The trip was fraught with danger and hardships and was especially hard on Joan and her younger brothers: "Joan sick all day. After supper she stiffened out as though dying. . . drove into town. . . got Dr. Tucker to come out. . . doctor said it was merely reflex action following a bilious attack.. . . Emma broke down. . . I had done mine in the drug store where I could make a holy show of myself." The next day Hulbert suffered the same malady. Ed and Emma came to the decision that they would never make such a trip again. Just past the halfway mark they gave up on camping and shipped much of the cargo by train so that they could travel faster and lighter over the Santa Fe trail to Los Angeles. Despite the hardships of the journey, everyone seemed to agree that it was experience that they would remember with great fondness for the rest of their lives. "If I had the choice of three children from all the children of the world, and one or more wives from all the wives in the world, for another similar trip, I could not find any better than those with which God has blessed me."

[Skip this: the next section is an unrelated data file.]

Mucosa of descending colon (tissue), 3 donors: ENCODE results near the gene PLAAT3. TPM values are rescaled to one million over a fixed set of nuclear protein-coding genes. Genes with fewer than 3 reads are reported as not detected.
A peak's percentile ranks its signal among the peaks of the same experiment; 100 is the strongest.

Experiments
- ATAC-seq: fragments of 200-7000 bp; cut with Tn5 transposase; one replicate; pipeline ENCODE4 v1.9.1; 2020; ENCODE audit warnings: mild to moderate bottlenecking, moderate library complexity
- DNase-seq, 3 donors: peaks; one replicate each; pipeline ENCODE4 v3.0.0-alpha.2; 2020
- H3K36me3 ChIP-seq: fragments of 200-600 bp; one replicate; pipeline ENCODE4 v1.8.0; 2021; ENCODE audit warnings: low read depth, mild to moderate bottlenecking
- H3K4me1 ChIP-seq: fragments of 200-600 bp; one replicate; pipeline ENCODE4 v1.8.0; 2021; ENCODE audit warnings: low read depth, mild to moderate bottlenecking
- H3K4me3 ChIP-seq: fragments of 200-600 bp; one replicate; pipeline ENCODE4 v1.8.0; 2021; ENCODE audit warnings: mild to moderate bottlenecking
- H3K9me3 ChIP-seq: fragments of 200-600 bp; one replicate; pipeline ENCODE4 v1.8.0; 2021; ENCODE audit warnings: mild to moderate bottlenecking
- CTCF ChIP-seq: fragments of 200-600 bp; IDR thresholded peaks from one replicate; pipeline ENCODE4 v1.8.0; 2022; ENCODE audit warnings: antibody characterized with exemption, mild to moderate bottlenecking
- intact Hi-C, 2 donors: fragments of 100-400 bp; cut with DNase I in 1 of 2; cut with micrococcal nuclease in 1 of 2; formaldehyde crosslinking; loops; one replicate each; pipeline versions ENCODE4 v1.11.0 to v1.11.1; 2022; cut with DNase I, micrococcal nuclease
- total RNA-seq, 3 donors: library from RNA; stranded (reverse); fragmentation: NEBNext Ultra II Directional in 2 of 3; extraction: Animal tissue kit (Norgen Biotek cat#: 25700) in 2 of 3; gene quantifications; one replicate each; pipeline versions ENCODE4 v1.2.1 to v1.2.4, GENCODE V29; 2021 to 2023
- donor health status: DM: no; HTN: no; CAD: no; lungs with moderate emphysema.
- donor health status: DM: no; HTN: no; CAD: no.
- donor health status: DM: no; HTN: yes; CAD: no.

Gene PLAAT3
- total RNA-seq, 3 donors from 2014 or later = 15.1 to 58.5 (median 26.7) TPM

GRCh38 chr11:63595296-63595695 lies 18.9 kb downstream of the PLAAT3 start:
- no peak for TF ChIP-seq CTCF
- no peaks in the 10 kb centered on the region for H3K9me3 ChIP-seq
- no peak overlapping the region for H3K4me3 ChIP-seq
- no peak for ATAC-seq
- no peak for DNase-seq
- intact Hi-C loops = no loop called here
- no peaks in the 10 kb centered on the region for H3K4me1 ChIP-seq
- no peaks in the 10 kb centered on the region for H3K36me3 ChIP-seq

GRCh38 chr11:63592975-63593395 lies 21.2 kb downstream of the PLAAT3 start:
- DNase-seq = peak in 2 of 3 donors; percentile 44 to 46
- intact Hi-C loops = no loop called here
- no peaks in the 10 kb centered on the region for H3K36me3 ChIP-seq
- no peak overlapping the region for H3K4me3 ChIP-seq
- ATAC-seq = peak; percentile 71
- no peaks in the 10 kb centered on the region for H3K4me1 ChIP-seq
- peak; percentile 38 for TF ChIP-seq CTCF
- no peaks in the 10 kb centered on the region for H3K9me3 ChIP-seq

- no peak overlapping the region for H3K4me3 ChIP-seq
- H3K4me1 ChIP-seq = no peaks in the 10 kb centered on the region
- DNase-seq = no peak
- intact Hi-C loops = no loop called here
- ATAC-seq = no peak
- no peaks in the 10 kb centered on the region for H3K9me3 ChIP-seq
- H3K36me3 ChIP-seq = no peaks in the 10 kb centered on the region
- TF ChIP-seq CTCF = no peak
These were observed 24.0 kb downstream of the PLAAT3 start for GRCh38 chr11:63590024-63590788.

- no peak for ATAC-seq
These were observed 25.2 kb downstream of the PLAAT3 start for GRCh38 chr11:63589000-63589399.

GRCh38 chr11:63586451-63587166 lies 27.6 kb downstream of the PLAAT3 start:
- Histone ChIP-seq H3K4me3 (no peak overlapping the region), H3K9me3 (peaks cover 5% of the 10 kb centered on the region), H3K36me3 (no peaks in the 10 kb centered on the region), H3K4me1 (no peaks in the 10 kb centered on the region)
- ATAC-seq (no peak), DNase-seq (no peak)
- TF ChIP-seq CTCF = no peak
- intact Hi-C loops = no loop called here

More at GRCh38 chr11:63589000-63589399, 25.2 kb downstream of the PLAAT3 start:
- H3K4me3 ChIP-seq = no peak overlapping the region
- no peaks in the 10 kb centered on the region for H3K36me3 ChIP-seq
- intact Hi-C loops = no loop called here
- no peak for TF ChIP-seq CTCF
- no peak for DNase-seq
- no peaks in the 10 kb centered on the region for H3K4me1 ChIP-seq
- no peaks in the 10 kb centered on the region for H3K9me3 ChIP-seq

September 23 marked the end of the three-month, 3527-mile journey to Los Angeles. The family recuperated in the Hollenbeck Hotel at Spring and Second Streets before moving into a rented house at 355 South Hoover Street. At the request of the Republic Motor Truck Company Ed described the family's cross-country adventure in a limited edition, leather bound booklet: "An Auto-Biography." Ed then entered his battle-scarred Republic truck in the Great Motor Truck Show of Los Angeles where it proved to be the most popular entry. The family's exploits on this trip were recorded in Ed's best humorous style in a journal he called "Diary of an Automobile Camping Tour" (unpublished).
In 1917 Joan and Tarzan, the dog, spent most of the summer with the Coleman family at Morrison's Lake near Coldwater, Michigan. Family members included Emma's mom, Aunt Jessie, Uncle Roy, Uncle Will, Margaret, Judson, Margorie, Edith and Theresa. Her parents and Hulbert and Jack joined her later in July for their summer vacation. Her dad was quite involved at that time in Hollywood film deals (The Lad and the Lion and Tarzan of the Apes) and in his duties as an officer in the Reserves: Company A, Second Infantry. Although in his forties at the time he was determined to help in the war effort. When Emma talked him out of enlisting, stressing his greater duty to his three young children, he spent much of his time commanding a reserve unit. Jim Pierce, Joan's future husband, often told the story of their first meeting: